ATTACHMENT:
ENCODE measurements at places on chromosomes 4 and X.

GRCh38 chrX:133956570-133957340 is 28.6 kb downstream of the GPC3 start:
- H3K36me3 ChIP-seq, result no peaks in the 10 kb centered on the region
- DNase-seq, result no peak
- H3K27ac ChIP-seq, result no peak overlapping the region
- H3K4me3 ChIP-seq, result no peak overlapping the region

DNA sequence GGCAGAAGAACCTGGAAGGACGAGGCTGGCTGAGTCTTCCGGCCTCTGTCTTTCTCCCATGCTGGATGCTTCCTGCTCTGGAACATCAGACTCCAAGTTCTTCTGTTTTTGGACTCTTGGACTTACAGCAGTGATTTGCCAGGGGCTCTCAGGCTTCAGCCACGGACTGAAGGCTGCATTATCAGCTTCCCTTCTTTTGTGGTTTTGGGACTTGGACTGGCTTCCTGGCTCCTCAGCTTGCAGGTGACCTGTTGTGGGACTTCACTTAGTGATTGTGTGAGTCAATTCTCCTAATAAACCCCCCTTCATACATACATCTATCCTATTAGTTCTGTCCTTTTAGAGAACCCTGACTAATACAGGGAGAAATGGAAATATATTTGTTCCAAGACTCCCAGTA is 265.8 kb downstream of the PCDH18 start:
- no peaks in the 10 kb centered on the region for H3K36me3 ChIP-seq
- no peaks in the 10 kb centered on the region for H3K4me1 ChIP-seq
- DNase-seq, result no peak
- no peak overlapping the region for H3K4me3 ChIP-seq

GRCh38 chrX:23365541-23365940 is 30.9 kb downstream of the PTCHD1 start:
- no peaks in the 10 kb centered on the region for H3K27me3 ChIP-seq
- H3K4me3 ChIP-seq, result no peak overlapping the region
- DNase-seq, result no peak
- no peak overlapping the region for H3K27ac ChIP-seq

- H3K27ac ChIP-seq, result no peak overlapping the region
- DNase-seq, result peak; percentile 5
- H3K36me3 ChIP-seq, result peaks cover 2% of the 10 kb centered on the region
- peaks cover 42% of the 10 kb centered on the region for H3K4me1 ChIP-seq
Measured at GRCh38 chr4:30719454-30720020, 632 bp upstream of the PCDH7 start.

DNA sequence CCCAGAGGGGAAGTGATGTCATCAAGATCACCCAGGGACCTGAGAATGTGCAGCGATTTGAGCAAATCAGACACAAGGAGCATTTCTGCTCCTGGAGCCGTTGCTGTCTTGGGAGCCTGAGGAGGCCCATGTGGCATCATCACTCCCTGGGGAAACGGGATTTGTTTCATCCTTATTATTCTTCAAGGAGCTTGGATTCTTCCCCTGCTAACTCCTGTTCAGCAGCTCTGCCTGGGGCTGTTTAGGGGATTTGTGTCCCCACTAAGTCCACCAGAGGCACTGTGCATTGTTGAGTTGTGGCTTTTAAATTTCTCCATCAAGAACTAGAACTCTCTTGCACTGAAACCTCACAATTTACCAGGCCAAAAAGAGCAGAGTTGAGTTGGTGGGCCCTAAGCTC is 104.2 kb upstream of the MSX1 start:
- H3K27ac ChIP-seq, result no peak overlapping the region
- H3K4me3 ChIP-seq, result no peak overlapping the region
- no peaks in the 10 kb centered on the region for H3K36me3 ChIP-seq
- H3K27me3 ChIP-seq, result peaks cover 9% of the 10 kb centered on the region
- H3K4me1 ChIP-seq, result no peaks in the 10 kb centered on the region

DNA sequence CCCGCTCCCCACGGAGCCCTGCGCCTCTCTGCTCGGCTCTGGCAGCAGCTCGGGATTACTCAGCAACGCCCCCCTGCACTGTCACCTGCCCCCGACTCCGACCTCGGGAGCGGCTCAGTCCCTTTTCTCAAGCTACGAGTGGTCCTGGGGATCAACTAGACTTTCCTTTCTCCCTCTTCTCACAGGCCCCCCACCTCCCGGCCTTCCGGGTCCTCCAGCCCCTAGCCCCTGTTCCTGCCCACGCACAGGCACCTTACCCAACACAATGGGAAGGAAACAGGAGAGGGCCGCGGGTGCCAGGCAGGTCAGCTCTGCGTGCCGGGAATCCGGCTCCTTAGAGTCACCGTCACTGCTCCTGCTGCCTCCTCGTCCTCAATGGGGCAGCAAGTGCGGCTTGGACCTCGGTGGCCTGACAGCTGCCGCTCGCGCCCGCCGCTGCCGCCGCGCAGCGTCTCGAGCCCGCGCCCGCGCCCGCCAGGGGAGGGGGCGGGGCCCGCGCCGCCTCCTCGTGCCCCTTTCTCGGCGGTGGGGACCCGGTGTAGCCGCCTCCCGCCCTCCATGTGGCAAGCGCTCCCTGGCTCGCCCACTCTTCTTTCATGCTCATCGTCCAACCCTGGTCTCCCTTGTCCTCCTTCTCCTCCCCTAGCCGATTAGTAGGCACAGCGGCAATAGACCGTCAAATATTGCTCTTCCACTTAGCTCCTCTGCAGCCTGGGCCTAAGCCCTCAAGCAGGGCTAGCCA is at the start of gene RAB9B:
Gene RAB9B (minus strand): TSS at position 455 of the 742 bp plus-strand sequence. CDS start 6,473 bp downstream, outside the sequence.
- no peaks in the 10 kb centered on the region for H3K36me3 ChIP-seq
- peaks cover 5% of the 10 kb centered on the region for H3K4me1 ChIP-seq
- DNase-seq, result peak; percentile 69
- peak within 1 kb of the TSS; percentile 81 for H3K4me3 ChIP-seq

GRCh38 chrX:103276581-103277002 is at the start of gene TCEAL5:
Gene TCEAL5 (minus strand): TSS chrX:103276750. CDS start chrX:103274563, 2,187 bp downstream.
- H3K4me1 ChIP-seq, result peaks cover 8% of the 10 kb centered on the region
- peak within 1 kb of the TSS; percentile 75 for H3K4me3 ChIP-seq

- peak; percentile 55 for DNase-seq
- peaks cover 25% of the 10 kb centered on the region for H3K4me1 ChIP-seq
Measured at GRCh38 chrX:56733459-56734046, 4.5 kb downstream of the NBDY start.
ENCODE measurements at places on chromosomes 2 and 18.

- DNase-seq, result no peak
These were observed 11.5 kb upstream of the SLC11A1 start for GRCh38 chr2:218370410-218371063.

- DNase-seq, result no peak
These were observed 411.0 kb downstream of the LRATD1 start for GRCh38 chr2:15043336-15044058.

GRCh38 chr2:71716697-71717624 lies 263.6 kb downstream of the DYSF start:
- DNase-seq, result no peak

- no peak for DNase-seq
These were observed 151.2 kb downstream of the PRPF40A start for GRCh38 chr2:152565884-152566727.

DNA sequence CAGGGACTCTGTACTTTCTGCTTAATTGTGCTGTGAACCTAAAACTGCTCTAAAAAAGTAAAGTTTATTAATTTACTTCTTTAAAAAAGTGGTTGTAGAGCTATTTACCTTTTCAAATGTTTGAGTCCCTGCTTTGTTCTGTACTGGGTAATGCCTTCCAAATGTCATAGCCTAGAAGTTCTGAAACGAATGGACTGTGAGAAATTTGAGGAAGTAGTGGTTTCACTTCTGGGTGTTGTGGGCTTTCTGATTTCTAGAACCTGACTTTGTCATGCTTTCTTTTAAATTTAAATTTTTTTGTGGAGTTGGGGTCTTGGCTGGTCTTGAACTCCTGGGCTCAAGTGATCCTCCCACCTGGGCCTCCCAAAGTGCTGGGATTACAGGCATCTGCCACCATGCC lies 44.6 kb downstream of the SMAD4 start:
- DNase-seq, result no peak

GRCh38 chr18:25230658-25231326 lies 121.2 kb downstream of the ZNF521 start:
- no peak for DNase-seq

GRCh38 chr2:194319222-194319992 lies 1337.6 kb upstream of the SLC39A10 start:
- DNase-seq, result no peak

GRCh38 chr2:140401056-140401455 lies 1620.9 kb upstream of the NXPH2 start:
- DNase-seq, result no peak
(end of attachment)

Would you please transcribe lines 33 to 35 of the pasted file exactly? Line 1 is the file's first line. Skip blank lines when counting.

- peak within 1 kb of the TSS; percentile 81 for H3K4me3 ChIP-seq

GRCh38 chrX:103276581-103277002 is at the start of gene TCEAL5:
Gene TCEAL5 (minus strand): TSS chrX:103276750. CDS start chrX:103274563, 2,187 bp downstream.